I Don’t Use Ad Blockers

No adblock 250I don’t use ad blockers, because there are some sites I rely on or enjoy reading, and those sites rely on ads to stay in business (servers are expensive, the staff needs to eat, etc). If they offer a paid option to remove ads, I pay it. If not, I want them to stay in business, so I don’t block their ads. With that said, there are plenty of “good” sites out there which are simply flooded with ads. I simply choose to not follow or frequently visit those. I can get my reading in elsewhere. For example, the news sites where and advertising sidebar (sometimes even multiple sidebars) take up the entire right half of the screen. I mean, how is that even a thing?! I just refuse to read anything on those sites, it’s distracting, and simply crazy.

There’s a lot to hate and a lot to love about advertising, and so many factors that have contributed to a rather rapid shift in the industry. In the early days, contextual advertising used to be the leader. Are you reading a post about camping? Great, here’s an ad for a campground in your area, or maybe you want to buy this tent from Amazon. Those were great times, as the ads kind of contributed something to the article, sort of a “related content” experience. It turns out, that doesn’t pay well anymore, at all, to the point where it may not even worth it. Simply put, advertisers are willing to pay good money for their ads to be seen, not to simply wait around for the chance that someone will write about a Fiat, Chromebook, or whatever product they’re selling. In a way, that’s nice because you could run one unrelated ad and make the same amount as you could with four contextual ads. I’m not saying I directly recommend one over the other, but one unrelated ad could make a site owner a lot more money than beating me senseless with contextual ads ever could.

There are lots of other ways to advertise now too, which is also contributing to a rapid price shift. Some site owners will go to where the money is, and some will go with whatever doesn’t inconvenience the reader. Site owners can make a killing off of interstitials (those “click here to continue to the article” ads), but those make me close the window and look for a similar article elsewhere. Others can still make a killing off of related affiliate links, like Uncrate. Others thrive off of sponsored content, like Quartz, where whole posts can be advertisements, but are easy to identify and therefore easy to ignore, or they actually could be well-written articles. Others have struggled with income from time to time, but do their best to stay afloat on a very minimal ad-to-content ratio, like The Verge.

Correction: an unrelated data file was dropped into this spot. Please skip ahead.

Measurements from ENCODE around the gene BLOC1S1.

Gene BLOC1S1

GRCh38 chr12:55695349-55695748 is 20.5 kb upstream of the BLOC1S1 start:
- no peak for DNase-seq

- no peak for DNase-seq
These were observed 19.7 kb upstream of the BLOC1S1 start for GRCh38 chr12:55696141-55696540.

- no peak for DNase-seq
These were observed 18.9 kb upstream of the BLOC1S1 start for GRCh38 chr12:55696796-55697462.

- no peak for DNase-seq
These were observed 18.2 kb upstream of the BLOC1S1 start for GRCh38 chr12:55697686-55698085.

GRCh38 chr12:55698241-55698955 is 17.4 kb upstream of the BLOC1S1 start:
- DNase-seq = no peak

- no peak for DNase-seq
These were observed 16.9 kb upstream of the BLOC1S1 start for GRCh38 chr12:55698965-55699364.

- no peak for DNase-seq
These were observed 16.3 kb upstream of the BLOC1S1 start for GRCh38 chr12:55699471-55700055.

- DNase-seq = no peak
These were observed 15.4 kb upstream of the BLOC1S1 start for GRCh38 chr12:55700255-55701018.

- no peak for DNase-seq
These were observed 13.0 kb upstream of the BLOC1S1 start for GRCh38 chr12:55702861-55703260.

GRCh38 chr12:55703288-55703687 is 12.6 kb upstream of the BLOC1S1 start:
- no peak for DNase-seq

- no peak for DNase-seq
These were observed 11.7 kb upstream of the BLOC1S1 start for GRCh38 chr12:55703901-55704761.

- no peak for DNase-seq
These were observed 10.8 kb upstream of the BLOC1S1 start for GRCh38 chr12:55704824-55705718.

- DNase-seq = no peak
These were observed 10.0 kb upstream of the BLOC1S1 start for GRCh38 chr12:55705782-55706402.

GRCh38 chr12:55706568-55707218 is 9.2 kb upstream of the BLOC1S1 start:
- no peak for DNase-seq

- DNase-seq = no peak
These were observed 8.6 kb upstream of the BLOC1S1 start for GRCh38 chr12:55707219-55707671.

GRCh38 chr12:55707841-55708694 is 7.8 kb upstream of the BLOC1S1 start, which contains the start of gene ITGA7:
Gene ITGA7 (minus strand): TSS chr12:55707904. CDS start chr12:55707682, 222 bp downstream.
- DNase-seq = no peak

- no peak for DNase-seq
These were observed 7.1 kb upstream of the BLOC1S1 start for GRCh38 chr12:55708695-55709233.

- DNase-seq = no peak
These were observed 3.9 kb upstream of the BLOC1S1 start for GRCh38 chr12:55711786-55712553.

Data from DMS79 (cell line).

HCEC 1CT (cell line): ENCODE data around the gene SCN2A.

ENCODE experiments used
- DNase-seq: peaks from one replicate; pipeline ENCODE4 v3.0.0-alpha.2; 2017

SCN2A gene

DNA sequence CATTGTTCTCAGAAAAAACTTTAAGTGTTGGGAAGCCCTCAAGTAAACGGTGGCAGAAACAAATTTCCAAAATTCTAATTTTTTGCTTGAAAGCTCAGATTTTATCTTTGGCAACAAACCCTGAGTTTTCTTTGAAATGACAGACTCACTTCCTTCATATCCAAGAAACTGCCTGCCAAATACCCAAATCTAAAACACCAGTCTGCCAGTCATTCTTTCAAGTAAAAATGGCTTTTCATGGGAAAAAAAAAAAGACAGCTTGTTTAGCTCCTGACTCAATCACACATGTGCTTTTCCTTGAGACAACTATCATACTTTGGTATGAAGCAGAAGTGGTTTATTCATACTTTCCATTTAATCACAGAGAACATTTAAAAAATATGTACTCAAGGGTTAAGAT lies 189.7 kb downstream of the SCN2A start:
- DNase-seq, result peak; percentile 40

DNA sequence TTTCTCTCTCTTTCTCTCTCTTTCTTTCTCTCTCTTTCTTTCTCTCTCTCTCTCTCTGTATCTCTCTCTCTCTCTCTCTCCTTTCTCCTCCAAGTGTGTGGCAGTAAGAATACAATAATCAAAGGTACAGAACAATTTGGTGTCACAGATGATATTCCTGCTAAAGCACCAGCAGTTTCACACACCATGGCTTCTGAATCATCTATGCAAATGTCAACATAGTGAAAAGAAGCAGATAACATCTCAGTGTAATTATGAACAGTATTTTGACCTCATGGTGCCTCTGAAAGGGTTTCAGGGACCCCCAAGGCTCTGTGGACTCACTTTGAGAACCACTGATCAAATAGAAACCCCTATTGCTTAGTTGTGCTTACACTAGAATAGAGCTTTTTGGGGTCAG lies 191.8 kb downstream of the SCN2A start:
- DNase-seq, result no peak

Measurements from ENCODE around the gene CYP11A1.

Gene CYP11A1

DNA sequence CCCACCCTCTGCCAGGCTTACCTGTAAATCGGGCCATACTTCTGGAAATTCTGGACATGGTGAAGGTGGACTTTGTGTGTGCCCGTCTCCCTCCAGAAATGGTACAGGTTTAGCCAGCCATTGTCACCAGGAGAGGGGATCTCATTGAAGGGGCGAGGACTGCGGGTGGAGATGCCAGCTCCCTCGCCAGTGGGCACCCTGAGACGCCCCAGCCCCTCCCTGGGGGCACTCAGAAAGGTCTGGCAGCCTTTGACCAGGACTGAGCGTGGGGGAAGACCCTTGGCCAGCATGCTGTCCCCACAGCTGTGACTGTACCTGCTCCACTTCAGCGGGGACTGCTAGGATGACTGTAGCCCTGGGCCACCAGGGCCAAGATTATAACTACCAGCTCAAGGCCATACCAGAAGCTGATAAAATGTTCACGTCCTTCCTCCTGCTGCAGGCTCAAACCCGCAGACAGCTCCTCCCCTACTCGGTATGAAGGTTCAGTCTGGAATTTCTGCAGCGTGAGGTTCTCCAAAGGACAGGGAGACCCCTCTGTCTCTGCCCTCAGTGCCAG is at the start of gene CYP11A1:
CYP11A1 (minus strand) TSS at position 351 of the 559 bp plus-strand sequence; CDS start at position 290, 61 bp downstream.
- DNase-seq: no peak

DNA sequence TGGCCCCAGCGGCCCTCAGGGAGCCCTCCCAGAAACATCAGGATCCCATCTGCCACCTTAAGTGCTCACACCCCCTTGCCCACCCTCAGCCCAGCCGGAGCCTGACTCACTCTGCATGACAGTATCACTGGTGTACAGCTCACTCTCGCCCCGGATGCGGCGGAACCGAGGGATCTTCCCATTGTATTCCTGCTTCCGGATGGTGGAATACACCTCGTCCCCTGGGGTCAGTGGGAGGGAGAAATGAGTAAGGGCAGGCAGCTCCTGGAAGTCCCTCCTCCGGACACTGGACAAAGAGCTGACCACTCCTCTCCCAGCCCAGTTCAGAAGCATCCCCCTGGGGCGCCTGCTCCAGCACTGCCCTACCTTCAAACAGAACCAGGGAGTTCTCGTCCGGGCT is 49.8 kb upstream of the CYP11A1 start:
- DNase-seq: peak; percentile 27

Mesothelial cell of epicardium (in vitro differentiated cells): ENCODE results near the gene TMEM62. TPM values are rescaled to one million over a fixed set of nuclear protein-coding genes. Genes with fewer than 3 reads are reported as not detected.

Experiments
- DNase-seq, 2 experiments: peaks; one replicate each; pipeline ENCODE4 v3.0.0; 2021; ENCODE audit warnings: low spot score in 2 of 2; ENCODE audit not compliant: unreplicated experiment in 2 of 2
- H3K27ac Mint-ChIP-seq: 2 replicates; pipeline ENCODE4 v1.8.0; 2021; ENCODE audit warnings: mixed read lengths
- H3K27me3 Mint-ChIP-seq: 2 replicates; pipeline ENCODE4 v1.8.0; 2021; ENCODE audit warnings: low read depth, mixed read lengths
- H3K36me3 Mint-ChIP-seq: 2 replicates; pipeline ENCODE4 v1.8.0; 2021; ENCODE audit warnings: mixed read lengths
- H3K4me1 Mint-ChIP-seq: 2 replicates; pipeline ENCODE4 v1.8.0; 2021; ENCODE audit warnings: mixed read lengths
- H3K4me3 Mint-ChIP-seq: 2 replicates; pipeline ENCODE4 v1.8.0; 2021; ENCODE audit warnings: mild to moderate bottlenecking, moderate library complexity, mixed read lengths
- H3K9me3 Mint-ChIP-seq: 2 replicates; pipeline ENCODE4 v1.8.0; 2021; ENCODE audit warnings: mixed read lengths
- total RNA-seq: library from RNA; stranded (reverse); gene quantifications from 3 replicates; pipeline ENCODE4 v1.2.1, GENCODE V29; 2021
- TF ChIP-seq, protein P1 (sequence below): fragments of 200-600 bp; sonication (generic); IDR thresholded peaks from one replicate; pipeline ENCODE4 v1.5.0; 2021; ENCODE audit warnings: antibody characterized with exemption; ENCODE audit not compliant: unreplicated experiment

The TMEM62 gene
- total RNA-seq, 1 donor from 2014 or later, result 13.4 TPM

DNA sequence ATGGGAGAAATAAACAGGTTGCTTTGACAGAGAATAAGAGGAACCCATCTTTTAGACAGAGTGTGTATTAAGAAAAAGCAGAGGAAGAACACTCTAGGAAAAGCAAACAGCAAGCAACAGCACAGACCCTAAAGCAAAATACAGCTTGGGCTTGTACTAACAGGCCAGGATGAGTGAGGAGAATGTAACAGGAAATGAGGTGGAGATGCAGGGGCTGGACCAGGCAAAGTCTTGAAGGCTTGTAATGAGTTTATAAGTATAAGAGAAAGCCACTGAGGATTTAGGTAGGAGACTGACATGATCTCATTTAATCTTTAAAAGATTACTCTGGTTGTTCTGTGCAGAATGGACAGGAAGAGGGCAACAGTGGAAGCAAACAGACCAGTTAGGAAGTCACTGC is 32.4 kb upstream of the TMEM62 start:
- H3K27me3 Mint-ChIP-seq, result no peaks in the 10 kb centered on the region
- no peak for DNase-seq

In short, I don’t use ad blockers, as I value the sites I read which need ads to stay in business. In turn, I don’t bother to read sites which are insanely cluttered with ads. There are plenty of non-obtrusive ways to advertise. Sometimes that means you’ll make less money than if you had provided a Whac-A-Mole-like banner ad experience, but maybe it’s worth it? I don’t use ad blockers, but I don’t have to follow your site either.

This post was inspired by What’s Your Take on Advertising on Blogs? by WordPress.com support forum superstar, timethief.

(Disclaimer: To anyone who read this post, thank you. The words above are not necessarily indicative of the views of Automattic, WordPress.com, WordAds, or any of their affiliates. If you feel like quoting me for any reason, please know that this is simply my personal opinion. k thx bye)

17 thoughts on “I Don’t Use Ad Blockers

  1. Hi James,
    I read your post and I’m here to say that I admire the way you crafted it or I would not have clicked the like button. It may surprise you to hear that I have close friends who are into marketing and in another life I may have known a thing or two about it too but I took a another less traveled road. I too frequent sites that require advertising and they know what they are about. Their ads don’t trigger my click out now button. Thanks for the opportunity to dialog.
    Best wishes always,
    TT.

    • You’re welcome! I guess I should have mentioned too that many ads these days are paid per impression, not click, which is a good thing since I don’t click many ads. ๐Ÿ™‚

  2. The bills need to be paid somehow – I don’t use ad blockers, in part as I am not ambitious enough to find a good blocker – but on my own site I pay the no ads upgrade and just look at that is a real cheap hosting fee – the ads I do HATE are the new browser window or the pages that load a great big ad at the top of the page – so when the ad loads and I page down a bit to see the text I want to read – then the ad goes way so now the text all scrolls up have a screen and puts the text off the top of the browser window – I don’t visit that site very often

  3. there are some sites I rely on or enjoy reading, and those sites rely on ads to stay in business (servers are expensive, the staff needs to eat, etc).